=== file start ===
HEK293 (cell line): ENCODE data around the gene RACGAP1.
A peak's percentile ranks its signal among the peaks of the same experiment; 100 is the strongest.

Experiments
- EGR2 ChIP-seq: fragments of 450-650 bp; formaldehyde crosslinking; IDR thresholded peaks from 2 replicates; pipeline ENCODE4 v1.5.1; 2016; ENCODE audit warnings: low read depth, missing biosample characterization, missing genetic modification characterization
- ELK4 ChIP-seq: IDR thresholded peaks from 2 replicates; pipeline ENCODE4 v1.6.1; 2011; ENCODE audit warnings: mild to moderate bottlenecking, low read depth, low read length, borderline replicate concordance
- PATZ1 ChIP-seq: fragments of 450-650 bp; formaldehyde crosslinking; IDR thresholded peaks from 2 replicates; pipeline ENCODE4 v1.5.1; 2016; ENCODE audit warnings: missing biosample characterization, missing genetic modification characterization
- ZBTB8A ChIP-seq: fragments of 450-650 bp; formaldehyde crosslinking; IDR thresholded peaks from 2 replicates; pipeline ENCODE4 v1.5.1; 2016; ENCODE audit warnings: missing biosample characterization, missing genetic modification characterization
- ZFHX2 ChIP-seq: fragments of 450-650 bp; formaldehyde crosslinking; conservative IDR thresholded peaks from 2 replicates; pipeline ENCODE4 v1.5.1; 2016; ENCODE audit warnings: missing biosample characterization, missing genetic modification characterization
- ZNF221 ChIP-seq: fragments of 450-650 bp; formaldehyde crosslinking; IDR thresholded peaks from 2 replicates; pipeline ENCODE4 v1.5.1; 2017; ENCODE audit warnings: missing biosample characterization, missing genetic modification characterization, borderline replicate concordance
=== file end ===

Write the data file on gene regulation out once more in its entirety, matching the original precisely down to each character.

HEK293 (cell line): ENCODE data around the gene RACGAP1.
A peak's percentile ranks its signal among the peaks of the same experiment; 100 is the strongest.

Experiments
- EGR2 ChIP-seq: fragments of 450-650 bp; formaldehyde crosslinking; IDR thresholded peaks from 2 replicates; pipeline ENCODE4 v1.5.1; 2016; ENCODE audit warnings: low read depth, missing biosample characterization, missing genetic modification characterization
- ELK4 ChIP-seq: IDR thresholded peaks from 2 replicates; pipeline ENCODE4 v1.6.1; 2011; ENCODE audit warnings: mild to moderate bottlenecking, low read depth, low read length, borderline replicate concordance
- PATZ1 ChIP-seq: fragments of 450-650 bp; formaldehyde crosslinking; IDR thresholded peaks from 2 replicates; pipeline ENCODE4 v1.5.1; 2016; ENCODE audit warnings: missing biosample characterization, missing genetic modification characterization
- ZBTB8A ChIP-seq: fragments of 450-650 bp; formaldehyde crosslinking; IDR thresholded peaks from 2 replicates; pipeline ENCODE4 v1.5.1; 2016; ENCODE audit warnings: missing biosample characterization, missing genetic modification characterization
- ZFHX2 ChIP-seq: fragments of 450-650 bp; formaldehyde crosslinking; conservative IDR thresholded peaks from 2 replicates; pipeline ENCODE4 v1.5.1; 2016; ENCODE audit warnings: missing biosample characterization, missing genetic modification characterization
- ZNF221 ChIP-seq: fragments of 450-650 bp; formaldehyde crosslinking; IDR thresholded peaks from 2 replicates; pipeline ENCODE4 v1.5.1; 2017; ENCODE audit warnings: missing biosample characterization, missing genetic modification characterization, borderline replicate concordance